The FAN tool is being adapted to more settings serving children, ranging from early childhood mental health consultation systems to pediatrician training.
Topics include achieving equity for children, and the latest developments in home visiting.
For ten years, the Network has offered help for parents whose infants who are struggling with feeding, sleeping, or crying.
She tells TODAY Health that television can prevent children from developing coping strategies.
In a decade, the Network has grown from a twinkle in Professor Linda Gilkerson’s eye to a national model.
The Network will greatly strengthen medical education through a new partnership with two major Chicago medical centers.
In this Chicago Tribune article, Gilkerson encourages parents to distinguish their baby’s feelings and thoughts from their own.
Erikson’s Fussy Baby Network® is partnering with Healthy Families Illinois to support high-risk families throughout the state — and around the country.
Erikson joins with the people of Chicago in mourning the passing of a great woman, Chicago’s former first lady, Maggie Daley.
Fussy Baby Network was listed as a resource for parents with a colicky baby in this American Baby article, listing advice and resources for new parents.
Karen Springen interviewed Linda Gilkerson for a Parents Magazine article about the stress parents experience when their baby has colic.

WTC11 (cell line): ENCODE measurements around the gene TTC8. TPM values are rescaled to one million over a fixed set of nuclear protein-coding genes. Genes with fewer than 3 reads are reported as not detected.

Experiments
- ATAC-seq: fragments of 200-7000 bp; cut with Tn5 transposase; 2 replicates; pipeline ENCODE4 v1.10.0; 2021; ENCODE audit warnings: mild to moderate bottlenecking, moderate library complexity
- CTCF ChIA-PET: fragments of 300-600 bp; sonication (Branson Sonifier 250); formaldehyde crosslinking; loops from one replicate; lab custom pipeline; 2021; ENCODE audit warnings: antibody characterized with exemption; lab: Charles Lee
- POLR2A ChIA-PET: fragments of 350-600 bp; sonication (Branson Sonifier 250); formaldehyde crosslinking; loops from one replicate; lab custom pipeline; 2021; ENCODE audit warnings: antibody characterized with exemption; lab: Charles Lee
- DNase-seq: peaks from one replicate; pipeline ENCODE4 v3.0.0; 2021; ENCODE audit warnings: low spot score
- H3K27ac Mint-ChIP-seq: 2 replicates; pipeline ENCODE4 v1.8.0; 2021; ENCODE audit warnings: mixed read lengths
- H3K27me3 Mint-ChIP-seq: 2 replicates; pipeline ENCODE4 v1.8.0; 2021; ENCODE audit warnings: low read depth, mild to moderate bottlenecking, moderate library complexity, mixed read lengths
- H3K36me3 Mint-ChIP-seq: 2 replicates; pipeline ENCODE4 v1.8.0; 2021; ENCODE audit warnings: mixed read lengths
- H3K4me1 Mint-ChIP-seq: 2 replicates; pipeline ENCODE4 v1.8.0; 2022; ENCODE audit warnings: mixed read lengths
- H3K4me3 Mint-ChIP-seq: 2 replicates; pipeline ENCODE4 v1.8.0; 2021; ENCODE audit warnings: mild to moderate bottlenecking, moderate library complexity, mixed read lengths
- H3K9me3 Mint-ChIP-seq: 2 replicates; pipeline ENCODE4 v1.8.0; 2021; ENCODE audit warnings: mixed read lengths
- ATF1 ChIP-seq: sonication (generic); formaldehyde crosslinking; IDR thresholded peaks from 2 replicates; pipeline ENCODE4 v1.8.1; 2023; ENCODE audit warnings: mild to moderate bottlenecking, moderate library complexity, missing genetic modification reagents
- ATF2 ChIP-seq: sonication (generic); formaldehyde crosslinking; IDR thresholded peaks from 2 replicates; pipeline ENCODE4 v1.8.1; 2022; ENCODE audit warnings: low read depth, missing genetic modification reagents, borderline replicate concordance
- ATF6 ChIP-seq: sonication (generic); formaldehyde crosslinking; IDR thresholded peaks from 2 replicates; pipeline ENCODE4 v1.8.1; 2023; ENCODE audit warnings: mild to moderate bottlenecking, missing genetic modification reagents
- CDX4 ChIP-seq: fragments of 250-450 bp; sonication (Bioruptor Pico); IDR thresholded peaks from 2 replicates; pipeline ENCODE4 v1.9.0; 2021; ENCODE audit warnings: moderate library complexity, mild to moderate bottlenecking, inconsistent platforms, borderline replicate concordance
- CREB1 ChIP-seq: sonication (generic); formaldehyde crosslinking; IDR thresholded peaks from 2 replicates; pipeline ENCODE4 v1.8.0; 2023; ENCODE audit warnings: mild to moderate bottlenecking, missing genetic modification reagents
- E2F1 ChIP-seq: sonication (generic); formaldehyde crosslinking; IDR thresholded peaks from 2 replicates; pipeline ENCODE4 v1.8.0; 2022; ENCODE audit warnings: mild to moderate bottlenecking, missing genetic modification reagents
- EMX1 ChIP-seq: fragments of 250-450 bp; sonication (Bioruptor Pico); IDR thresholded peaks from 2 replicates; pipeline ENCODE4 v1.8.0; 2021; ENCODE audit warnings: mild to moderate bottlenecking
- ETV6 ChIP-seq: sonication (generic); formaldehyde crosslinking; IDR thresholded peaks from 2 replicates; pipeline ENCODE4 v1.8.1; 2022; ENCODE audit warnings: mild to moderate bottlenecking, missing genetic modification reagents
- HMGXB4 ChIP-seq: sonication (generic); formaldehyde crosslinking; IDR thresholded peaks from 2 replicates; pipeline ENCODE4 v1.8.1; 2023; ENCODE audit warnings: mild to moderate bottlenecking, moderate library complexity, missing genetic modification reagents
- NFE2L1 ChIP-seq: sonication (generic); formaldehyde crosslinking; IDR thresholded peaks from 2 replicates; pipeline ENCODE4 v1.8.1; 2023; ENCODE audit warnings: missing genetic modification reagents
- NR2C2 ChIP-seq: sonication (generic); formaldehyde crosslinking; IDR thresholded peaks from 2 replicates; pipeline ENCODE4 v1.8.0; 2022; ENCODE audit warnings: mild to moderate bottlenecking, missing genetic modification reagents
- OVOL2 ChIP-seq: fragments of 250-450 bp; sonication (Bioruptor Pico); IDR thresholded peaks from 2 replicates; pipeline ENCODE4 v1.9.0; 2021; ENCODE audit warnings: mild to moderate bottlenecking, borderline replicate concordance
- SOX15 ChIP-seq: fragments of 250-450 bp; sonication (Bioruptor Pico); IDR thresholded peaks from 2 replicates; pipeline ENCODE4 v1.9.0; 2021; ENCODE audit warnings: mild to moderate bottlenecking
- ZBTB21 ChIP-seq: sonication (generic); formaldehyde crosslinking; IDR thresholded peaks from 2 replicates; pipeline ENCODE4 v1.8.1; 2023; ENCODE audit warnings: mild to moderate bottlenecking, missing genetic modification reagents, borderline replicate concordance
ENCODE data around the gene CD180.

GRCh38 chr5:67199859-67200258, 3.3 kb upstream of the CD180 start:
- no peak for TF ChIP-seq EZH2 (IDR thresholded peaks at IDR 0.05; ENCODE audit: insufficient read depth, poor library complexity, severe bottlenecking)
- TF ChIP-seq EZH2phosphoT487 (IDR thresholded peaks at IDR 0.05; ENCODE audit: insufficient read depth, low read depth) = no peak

Cynthia Ramnarace interviewed Linda Gilkerson for a American Baby Magazine article about choosing the right toys and play for babies.
Linda Gilkerson, Ph.D., received the Champion for Children Award from the Infant Welfare Society of Chicago on Oct. 14.
More than 150 alumni, students, early childhood professionals, and other guests turned out Saturday, Oct. 18, for the grand opening of Erikson’s new campus.
In the first months and years of life, a child’s brain is busy building the foundation for future growth and learning. Caregivers play a critical role in that process, providing stimulation that generates new connections in the brain. An explosion of research in the last 15 years has shed light on that process, with profound implications for early childhood programs and their staff. Yet few, if any, of these findings are covered in courses for child care workers and preschool teachers—the very people who could put that knowledge to good use.